Poisoned lakeside trees felled by council

Poplar trees near the shoreline of Lake Wānaka at Beacon Point, as they appeared last week before...
Poplar trees near the shoreline of Lake Wānaka at Beacon Point, as they appeared last week before they were felled by the QLDC. PHOTOS: REGAN HARRIS
A stand of 43 trees lining the shores of Lake Wānaka was deliberately poisoned, the council has said.

In a Facebook post last week, the Queenstown Lakes District Council said the death of the 43 poplar trees at Beacon Point was "beyond disappointing".

An operation to fell and remove all of the trees began on Monday and was expected to take four days to complete, resulting in a temporary closure "at the end of Beacon Point Rd", the statement read.

"There wouldn’t be a needfor this operation if it wasn’t for the act of vandalism to these poplar trees which now pose a risk to the health and safety of track users," the Facebook post read.

The stand of dead trees occupied an area of Beacon Point frequented by pedestrians and vehicles, tucked between the shoreline and a stretch of Beacon Point Rd.

When viewed last week, several of the trees were already in a state of collapse, some on a lean and others with snapped limbs.

A QLDC spokesperson said they council were first alerted to the possible poisoning of the trees in January 2022.

"An inspection at the time by the council arborist identified a group of mature poplar trees with the majority exhibiting signs of advanced decline."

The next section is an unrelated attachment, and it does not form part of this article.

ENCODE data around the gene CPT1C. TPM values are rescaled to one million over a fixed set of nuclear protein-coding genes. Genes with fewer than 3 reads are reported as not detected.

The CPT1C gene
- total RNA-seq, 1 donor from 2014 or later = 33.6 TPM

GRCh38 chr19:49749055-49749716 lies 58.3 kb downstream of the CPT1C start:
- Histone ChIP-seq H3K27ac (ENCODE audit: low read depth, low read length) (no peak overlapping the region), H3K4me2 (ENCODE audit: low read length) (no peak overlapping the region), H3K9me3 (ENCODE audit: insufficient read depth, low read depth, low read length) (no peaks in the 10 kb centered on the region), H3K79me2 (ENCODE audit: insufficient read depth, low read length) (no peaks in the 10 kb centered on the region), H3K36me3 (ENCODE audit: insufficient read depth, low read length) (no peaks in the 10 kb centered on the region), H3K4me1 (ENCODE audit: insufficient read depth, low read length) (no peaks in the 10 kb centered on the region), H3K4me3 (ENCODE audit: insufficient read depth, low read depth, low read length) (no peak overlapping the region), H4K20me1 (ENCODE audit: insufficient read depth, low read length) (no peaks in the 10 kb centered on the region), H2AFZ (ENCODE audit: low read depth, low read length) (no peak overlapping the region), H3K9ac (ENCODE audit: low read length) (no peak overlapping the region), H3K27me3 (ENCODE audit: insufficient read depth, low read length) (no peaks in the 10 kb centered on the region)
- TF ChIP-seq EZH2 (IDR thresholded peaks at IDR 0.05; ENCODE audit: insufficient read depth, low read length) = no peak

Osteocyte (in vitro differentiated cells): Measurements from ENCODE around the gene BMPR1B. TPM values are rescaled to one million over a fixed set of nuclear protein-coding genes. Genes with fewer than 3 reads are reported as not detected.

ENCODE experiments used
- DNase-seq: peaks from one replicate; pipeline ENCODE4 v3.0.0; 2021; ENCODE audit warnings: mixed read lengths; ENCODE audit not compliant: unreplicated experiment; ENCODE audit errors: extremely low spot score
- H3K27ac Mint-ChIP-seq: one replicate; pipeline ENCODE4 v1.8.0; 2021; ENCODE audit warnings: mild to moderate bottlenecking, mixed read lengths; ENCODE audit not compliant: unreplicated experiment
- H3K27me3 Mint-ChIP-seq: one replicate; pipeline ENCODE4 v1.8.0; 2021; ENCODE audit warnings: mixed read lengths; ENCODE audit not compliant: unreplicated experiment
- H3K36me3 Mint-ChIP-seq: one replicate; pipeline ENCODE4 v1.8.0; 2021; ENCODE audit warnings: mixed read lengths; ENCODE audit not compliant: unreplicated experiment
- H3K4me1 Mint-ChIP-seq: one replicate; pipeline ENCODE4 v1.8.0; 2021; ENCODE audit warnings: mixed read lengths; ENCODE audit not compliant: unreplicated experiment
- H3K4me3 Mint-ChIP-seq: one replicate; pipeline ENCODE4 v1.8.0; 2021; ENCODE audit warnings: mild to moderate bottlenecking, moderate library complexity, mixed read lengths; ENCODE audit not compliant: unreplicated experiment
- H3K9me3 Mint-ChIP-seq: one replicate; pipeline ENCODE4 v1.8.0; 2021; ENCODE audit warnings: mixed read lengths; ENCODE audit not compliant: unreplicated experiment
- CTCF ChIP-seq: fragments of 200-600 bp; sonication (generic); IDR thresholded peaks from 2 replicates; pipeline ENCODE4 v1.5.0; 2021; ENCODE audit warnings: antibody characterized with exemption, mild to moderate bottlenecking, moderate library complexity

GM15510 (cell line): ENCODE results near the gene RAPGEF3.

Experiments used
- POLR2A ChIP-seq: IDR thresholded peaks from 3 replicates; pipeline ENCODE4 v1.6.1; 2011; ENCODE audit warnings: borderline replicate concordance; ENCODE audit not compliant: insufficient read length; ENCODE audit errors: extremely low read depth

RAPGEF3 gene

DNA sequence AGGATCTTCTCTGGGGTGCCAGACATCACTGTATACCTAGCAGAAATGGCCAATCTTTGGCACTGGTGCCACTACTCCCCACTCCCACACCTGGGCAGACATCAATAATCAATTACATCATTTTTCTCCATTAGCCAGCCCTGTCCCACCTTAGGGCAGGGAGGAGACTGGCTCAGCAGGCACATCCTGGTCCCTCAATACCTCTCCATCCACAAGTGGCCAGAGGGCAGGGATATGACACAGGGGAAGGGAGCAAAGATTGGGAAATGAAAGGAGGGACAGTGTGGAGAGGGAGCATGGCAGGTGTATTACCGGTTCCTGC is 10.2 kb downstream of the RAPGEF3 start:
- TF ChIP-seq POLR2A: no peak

Dead poplars at Beacon Point.
Dead poplars at Beacon Point.
One multi-stemmed tree was found to have drill holes, leading the arborist to conclude the surrounding trees had either been targeted with "a specific herbicide such as one that could be painted on to bark", or the poison had spread through their root systems over time.

"At that time, QLDC’s arborist followed up his assessment by sending letters to surrounding residents requesting further information but we were unable to obtain sufficient evidence to take further enforcement action."

The trees were examined in February this year, which led to the decision to fell them this week.

An investigation into the deaths was effectively closed in March 2022, but the QLDC welcomed those with any additional information to come forward.

"Sadly, it’s often hard to identify individuals who’ve poisoned trees unless they come forward or we have video evidence.

"Anyone noticing suspicious activity is encouraged to report it to QLDC customer services so it can be properly investigated."

The spokesperson said the cost of the felling work was expected to be around $20,000 and would be covered by an existing QLDC parks and open spaces budget.\